The versions are fairly easy to describe, but the King James is one of the best translations of the Byzantine family of texts. It follows the Greek Textus Receptus, one of the older versions of the Bible, but not the oldest. Older texts were discovered later than the textus receptus, which Tyndall, Luther and Hus had available. It is an excellent study Bible. Earlier versions of the Bible were discovered in Egypt and the Vatican and Sinai, and are a bit better in general as they are older and a few less copyist errors were included. Many of the newer translations follow these older Greek texts, including the NIV, NASB, etc. I tend to favor them for the accuracy of translation and accurate scriptural sources, but they don't all have the power of the KJV. So, I use the NASB or NIV for study, and the KJV for devotions.
I'm not a Christian but have a definite preference for the KJV. It takes a bit more work to interpret it and, of course, more recent scholarship has produced much more accurate translations; but for sheer poetry you can't beat it.
But as the precursor to the Guinness Book of Records it is nonpareil. After all, the first motorbike in history is recorded in Exodus (the sound of Moses' Triumph was heard all over the land) and the gospels record history's longest slide (a man went all the way from Jerusalem to Jericho on his ass). Let's see your modern versions compete with that.
The NABRE is the best translation currently available. I trust, and rely on, it completely. The NRSVCE is also very good. I use both of them for spiritual reading, study, and reference, but mostly the former. Frank
It depends on a lot of things (educational/reading level, using it for study verses pleasure reading, conservative verses liberal viewpoint, more word for word translation verses a more loose translation, etc.). (See Shiny's answer for info that I won't repeat.). Probably one of the latest translations that make use of the older texts is the ESV (English Standard Version). It, the KJV, and NASB are all good to use (again depending on your purpose). There are several others than I use, mainly just for comparison - ASV, Young's Literal Translation, interlinear, The Living Oracles NT, and occasionally NIV.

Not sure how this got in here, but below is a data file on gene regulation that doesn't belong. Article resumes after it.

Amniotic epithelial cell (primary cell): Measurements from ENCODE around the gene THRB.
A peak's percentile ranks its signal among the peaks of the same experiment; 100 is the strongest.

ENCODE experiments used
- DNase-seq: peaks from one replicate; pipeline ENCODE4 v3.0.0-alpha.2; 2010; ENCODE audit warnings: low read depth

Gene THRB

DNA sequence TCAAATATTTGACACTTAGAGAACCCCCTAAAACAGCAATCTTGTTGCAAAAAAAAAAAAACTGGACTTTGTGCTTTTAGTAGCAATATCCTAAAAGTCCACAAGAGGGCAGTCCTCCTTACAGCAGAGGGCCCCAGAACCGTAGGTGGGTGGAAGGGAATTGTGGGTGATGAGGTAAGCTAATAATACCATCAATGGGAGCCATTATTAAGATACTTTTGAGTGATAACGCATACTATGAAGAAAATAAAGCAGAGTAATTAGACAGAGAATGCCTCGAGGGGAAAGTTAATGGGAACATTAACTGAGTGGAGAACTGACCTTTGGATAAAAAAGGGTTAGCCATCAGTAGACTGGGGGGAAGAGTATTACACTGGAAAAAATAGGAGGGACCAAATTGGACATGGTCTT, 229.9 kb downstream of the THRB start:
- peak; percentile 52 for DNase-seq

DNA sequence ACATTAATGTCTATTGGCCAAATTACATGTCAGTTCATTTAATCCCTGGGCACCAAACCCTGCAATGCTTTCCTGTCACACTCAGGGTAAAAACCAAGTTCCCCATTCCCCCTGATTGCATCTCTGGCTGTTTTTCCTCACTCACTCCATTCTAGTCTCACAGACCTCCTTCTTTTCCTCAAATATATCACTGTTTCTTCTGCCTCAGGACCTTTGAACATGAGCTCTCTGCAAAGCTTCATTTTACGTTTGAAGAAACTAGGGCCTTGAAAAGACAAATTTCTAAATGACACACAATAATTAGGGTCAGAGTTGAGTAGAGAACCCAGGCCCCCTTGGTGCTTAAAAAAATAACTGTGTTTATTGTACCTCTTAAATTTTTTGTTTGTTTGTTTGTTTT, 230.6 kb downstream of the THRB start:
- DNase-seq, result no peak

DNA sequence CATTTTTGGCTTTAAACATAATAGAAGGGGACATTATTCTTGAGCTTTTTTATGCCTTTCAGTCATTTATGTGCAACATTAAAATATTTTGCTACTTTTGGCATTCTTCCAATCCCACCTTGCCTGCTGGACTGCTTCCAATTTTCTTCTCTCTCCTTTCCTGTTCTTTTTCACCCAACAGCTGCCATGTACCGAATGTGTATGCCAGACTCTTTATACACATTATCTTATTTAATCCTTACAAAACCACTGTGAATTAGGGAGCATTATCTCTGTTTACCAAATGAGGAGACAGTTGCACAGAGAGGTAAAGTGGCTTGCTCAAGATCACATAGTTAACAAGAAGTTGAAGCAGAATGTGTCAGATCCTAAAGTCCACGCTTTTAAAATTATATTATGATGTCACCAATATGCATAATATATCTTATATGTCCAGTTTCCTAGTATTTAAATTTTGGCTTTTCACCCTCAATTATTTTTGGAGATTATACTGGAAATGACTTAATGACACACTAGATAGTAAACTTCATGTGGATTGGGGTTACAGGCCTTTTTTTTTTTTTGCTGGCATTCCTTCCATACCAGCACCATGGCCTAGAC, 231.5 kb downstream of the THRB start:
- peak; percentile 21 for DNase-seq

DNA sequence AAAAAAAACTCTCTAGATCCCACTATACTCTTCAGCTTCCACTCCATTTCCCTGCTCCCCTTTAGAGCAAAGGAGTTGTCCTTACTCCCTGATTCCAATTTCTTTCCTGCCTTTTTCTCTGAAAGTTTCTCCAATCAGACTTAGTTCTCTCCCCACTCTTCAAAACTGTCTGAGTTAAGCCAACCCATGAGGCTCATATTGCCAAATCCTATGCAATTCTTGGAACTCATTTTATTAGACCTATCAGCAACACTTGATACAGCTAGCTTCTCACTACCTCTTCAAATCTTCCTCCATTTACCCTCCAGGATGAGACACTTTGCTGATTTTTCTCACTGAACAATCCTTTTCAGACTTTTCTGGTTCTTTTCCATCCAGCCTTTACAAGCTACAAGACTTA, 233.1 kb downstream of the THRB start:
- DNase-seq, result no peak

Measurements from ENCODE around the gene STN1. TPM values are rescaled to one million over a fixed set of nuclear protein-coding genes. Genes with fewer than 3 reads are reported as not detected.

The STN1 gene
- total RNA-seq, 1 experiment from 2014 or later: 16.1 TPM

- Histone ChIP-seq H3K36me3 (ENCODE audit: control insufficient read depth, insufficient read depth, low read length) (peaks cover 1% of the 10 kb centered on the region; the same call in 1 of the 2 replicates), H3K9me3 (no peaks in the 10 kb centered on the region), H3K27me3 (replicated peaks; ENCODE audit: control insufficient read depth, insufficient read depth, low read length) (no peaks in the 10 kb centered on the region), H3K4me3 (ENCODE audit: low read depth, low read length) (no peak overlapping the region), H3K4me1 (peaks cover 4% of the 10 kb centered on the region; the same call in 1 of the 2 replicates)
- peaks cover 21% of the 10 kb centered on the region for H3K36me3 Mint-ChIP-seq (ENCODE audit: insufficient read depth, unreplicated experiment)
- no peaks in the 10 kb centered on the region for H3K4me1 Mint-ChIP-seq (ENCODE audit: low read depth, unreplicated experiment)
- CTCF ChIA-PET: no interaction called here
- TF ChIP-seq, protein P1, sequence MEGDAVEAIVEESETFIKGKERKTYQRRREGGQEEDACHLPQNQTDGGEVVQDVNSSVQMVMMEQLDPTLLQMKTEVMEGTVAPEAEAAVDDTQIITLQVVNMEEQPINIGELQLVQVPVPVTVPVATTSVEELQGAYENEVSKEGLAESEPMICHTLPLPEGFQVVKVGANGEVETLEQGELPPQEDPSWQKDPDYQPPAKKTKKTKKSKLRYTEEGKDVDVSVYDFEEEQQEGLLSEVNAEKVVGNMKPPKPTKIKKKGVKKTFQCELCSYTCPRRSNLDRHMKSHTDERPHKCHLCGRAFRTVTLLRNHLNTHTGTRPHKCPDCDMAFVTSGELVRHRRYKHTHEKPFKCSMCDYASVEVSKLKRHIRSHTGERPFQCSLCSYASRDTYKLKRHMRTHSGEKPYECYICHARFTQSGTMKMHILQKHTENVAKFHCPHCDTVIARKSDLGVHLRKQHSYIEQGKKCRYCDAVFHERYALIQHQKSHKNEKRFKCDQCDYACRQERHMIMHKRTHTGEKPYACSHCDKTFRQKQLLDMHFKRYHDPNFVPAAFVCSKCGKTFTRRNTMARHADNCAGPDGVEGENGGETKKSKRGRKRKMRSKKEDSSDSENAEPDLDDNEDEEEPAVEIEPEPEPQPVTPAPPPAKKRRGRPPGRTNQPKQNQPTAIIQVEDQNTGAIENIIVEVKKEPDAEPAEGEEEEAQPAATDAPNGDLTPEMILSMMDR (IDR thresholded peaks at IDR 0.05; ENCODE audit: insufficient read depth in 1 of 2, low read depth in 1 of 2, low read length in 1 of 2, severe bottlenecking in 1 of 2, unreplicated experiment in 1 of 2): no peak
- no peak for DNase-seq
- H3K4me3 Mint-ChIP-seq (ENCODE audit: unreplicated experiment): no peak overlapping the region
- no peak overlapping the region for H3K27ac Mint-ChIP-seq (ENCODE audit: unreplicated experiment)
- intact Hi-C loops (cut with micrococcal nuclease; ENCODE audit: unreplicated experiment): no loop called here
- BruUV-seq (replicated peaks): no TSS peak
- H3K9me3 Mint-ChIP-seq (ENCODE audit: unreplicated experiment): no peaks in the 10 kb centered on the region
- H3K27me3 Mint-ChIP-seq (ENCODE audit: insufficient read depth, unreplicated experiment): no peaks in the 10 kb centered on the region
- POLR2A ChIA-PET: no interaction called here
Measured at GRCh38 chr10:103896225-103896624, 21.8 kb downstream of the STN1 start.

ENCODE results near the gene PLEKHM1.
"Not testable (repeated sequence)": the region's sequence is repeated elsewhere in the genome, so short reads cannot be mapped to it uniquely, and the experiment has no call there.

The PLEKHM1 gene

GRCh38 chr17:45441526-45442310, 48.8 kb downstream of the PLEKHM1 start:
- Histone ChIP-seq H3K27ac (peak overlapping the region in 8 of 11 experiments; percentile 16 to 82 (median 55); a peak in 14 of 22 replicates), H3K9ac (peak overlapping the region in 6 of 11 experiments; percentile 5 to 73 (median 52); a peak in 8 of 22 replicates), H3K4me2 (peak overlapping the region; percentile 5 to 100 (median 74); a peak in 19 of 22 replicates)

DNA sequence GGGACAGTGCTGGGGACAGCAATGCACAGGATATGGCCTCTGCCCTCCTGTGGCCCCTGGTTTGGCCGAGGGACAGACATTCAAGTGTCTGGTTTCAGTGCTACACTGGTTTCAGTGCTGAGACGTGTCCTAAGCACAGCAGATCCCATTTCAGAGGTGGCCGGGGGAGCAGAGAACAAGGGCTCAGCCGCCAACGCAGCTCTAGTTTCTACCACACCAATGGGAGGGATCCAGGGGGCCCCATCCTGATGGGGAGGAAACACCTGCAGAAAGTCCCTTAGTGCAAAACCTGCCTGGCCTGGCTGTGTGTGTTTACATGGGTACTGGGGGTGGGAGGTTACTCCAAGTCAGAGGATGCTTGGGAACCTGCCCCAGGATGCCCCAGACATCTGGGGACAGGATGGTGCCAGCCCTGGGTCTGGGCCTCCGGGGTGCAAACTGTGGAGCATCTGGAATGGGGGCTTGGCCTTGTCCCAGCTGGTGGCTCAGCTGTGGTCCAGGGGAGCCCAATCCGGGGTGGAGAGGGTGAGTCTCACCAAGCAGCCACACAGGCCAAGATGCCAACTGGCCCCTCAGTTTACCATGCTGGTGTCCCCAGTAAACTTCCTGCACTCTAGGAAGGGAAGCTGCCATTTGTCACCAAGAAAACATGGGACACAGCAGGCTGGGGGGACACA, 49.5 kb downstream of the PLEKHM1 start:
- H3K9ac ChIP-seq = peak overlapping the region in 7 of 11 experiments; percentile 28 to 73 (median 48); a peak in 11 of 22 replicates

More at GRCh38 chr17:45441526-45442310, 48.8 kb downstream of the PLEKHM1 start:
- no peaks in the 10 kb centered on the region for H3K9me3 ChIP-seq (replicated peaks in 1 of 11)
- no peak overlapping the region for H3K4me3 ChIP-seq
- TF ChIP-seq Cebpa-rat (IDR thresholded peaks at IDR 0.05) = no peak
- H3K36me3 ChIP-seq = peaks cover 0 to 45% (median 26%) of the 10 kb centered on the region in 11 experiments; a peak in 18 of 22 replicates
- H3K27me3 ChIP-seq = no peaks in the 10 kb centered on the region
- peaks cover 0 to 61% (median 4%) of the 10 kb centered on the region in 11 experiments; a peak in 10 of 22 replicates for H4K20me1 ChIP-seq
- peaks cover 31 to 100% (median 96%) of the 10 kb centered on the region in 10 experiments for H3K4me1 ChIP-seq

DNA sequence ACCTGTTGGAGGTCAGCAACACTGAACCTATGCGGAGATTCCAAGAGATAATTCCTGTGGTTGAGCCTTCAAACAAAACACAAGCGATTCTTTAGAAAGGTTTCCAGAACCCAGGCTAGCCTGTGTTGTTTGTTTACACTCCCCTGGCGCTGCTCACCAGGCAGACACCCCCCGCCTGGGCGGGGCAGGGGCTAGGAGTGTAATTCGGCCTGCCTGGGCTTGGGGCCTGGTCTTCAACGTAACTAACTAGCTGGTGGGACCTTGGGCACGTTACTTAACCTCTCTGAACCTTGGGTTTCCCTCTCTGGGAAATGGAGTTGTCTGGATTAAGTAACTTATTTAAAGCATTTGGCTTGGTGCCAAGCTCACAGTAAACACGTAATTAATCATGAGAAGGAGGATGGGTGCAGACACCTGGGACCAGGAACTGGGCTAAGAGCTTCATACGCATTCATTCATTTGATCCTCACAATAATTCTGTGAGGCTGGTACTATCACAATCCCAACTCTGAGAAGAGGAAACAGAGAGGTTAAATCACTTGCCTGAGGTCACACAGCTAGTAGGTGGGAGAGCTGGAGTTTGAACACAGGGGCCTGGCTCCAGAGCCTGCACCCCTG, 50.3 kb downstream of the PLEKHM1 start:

I’d have to say it’s the King James Version, because this version was translated from the Latin Version which was translated from the original Hebrew manuscripts. The only mistakes made in this version add up to about a 0.02% difference between this version and the original Hebrew manuscripts.
Also, there is also a fraudulent manuscript out there that many other Bible translations have been translated from. You see, copying scripture back in the day of the Hebrews was a very exact process – you had to get it exactly right, or the faulty scrolls would be burned or buried. One day, someone decided to make a fraud, changing certain words that can change the context and meaning or certain passages (they didn’t completely change a passage for obvious reasons – you don’t put Mickey Mouse’s face on a $20 bill), but they were found to be fraudulent and buried. (See Comments)
There are a lot of good easy version to understand. Depends on your needs. We use the English Standard Version at church and i like it. New English is good too. Unless you are already a believer and well along in Christian growth i dont suggest the King James because its language is very antiquated and can be very confusing to newbies. If you are a kid or teen there are some awesome teen/kid study bibles. Also bibles in graphic form and in 'magazine' formats. Here are others i suggest: The Good News Bible The Message (very easy to read) New American Standard If you choose the KJV i suggest you get either another trans to used for clarification of some language used, or get a study bible with parallel versions of several bibles including the KJV.
I prefer the NRSV or the NIV over the KJV because the power of Scripture for me is not in its poetry but in the clarity of its words. I have seen too much abuse of scripture from those who try to use its out of date language to misinterpret its truths.